March 28, 2012
On Thursday, March 22, U.S. District Court of Southern New York Judge Theodore H. Katz ordered the Food and Drug Administration (FDA) to reissue its proposal to examine the use of certain antibiotics in animal feed.
According to the Market Forces (UCS), nearly 70 percent of all antibiotics used in this country are given to animals to promote growth and prevent disease caused by overly crowded conditions. The use of penicillin and tetracyclines in animal feed can promote the growth of antibiotic resistant bacteria, ultimately threatening human health.
The Natural Resources Defense Council, Center for Science in the Public Interest (CSPI), Food Animal Concerns Trust (FACT), Public Citizen, and Market Forces filed a law suit last year to force FDA to follow through on a 35 year old proposal to ban the use of these antibiotics for non-medical use in animals. In 1977, FDA concluded that penicillin and tetracyclines given to animals can in fact promote antibiotic resistance bacteria growth. This conclusion obligated FDA to rescind approval of such drugs for non-therapeutic use following a public hearing, yet FDA never took any further action. Last week’s court order mean the onus is on the drug companies to prove the safety of their products.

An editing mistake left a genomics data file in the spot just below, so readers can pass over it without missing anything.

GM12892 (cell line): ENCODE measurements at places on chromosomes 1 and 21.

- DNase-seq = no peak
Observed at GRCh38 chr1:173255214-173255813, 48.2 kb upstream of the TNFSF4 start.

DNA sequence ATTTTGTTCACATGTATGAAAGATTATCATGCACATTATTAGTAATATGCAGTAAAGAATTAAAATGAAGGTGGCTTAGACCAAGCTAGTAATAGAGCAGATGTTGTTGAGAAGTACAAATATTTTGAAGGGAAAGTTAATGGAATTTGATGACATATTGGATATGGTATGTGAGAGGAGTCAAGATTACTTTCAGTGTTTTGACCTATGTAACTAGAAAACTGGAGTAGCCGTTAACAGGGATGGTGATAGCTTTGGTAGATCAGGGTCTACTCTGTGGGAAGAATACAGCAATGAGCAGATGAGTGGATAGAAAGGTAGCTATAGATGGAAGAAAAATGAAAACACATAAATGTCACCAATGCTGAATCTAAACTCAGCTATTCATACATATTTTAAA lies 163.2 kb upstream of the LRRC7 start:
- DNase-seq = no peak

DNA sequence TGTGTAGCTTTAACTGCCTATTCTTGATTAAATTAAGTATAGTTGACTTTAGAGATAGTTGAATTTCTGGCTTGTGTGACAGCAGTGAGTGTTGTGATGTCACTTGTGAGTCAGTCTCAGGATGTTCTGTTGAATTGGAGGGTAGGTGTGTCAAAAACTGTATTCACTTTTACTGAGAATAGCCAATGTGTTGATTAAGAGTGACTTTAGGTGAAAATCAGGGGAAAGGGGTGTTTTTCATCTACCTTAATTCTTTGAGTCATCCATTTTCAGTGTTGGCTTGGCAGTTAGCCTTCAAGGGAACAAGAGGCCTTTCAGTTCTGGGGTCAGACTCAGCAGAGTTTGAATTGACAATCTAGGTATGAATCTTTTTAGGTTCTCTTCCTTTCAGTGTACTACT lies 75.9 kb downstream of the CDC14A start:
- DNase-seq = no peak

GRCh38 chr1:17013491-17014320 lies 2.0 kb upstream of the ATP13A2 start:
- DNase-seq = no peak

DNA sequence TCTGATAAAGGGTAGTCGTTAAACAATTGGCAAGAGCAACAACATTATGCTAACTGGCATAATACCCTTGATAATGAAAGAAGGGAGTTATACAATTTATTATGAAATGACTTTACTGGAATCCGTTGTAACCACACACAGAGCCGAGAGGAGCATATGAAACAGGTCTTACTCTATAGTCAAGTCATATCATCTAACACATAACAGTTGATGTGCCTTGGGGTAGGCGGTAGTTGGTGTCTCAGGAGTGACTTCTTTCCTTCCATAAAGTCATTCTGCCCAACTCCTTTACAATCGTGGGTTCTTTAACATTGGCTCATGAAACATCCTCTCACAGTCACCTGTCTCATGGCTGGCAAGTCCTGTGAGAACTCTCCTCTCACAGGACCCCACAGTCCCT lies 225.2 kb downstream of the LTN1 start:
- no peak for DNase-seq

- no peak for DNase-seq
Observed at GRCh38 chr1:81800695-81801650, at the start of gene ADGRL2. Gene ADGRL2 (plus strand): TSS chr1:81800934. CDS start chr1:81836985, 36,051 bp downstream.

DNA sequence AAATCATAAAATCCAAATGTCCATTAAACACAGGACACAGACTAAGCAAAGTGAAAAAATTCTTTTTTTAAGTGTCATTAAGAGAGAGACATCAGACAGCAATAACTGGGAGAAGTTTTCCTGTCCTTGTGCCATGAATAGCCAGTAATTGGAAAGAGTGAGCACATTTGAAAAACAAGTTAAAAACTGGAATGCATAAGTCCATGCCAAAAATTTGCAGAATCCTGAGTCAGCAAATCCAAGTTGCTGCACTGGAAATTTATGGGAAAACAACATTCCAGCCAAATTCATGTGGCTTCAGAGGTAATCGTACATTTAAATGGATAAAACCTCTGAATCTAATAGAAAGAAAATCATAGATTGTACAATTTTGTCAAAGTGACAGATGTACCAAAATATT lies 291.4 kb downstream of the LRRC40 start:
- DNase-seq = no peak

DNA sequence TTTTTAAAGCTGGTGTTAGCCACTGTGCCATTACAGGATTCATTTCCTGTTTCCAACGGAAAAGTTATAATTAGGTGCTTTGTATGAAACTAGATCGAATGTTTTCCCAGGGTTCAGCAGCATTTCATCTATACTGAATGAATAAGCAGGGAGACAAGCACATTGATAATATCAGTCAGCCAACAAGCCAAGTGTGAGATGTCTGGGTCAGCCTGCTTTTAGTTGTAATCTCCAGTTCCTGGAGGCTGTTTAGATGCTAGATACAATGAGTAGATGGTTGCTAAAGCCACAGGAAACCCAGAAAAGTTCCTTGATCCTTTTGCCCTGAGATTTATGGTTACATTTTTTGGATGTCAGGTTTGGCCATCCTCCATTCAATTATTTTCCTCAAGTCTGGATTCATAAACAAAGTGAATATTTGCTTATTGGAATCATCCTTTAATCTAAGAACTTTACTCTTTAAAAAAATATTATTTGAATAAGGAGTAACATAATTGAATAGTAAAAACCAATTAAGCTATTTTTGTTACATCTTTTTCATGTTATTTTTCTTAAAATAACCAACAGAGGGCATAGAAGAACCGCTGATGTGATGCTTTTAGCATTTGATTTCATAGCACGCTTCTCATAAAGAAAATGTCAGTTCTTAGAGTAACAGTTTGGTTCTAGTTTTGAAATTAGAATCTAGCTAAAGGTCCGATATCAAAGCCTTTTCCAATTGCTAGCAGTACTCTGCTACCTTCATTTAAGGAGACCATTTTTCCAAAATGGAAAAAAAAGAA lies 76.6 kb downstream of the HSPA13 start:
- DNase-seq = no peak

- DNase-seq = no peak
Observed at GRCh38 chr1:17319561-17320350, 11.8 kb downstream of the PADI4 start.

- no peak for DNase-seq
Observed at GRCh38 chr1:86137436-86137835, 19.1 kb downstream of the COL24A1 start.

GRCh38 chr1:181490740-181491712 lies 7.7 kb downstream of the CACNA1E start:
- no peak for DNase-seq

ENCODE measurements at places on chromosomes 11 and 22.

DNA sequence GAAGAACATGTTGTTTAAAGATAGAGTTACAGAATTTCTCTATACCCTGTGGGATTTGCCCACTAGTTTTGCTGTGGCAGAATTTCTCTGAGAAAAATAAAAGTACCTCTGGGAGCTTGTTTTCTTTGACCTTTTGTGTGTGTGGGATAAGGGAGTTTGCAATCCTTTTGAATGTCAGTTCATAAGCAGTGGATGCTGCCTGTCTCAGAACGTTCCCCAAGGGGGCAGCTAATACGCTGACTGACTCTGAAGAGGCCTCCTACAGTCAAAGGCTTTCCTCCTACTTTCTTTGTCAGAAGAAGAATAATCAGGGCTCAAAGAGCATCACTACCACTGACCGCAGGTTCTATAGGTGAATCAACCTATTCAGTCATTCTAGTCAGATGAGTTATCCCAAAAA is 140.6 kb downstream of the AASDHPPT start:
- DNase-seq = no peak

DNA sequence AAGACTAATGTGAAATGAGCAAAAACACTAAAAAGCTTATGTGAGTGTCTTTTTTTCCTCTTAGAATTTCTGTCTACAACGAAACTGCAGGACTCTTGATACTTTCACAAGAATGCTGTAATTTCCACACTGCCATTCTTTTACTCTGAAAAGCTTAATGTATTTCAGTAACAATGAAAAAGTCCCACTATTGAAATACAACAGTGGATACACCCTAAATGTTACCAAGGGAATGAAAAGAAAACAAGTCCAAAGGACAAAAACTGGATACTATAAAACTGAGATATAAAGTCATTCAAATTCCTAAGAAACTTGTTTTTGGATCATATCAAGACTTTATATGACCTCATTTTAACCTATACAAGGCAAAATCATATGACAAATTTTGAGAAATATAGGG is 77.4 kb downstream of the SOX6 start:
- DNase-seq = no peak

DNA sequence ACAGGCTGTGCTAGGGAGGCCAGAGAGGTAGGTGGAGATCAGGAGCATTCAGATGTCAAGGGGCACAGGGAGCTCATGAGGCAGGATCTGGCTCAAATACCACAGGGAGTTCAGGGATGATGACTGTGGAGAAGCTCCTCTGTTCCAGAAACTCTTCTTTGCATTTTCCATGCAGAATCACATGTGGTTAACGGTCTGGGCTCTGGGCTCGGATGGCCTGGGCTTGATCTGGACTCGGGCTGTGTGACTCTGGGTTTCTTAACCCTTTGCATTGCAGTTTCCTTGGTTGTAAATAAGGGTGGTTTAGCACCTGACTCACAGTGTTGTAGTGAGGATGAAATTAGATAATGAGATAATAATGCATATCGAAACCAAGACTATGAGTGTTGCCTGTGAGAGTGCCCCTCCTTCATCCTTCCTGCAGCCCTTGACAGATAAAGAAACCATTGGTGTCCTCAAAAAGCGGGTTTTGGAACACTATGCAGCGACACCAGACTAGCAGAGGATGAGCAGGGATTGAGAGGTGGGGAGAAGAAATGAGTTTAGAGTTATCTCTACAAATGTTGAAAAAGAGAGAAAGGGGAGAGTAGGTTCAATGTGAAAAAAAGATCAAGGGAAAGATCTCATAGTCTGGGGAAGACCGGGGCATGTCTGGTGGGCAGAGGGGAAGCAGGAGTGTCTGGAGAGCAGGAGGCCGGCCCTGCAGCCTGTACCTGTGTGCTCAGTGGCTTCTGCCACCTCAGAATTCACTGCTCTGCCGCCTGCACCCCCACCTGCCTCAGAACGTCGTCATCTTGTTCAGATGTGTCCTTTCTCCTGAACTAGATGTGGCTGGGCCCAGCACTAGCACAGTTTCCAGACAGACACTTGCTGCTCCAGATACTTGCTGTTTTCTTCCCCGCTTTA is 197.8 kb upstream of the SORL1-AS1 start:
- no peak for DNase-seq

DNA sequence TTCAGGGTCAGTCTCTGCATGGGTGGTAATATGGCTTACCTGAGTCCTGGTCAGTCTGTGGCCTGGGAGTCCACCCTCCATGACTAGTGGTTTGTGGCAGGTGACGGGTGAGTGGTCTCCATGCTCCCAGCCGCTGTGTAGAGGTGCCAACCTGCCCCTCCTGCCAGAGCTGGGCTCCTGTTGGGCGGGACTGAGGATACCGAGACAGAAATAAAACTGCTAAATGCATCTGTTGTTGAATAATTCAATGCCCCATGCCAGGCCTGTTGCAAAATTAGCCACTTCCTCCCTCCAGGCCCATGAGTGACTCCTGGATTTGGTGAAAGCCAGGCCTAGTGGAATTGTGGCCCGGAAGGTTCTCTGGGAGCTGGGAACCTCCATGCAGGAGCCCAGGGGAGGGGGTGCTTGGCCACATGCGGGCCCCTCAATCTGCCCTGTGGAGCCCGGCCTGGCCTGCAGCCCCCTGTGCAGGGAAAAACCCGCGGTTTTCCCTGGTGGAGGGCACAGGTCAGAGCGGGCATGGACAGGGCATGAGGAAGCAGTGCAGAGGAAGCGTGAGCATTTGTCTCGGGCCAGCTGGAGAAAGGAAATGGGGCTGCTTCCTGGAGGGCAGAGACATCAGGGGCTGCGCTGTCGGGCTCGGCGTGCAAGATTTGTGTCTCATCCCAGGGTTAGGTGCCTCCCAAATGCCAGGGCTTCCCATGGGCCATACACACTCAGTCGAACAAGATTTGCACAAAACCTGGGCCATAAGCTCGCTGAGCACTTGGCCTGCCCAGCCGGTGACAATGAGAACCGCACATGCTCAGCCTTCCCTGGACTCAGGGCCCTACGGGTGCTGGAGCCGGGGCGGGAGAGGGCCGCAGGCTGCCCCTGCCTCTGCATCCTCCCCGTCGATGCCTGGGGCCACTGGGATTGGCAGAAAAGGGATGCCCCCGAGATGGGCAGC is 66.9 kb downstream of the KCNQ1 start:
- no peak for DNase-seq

“If, at the hearing, the drug sponsors fail to show that use of the drugs is safe, the ‘FDA’ commissioner must issue a withdrawal order,” stated Katz.
Environmental and consumer groups applauded Katz’s ruling.
“For over 35 years ago, FDA has sat idly on the sidelines largely letting the livestock industry police itself,” said Avinash Kar, NRDC health attorney. “In that time, the overuse of antibiotics in healthy animals has skyrocketed – contributing to the rise of antibiotic-resistant bacteria that endanger human health. Today, we take a long overdue step towards ensuring that we preserve these life-saving medicines for those who need them most – people. These drugs are intended to cure disease, not fatten pigs and chickens.”
Read the NRDC press release, Court Orders FDA to Address Antibiotic Overuse in Livestock and Protect Effectiveness of Medicine for Humans.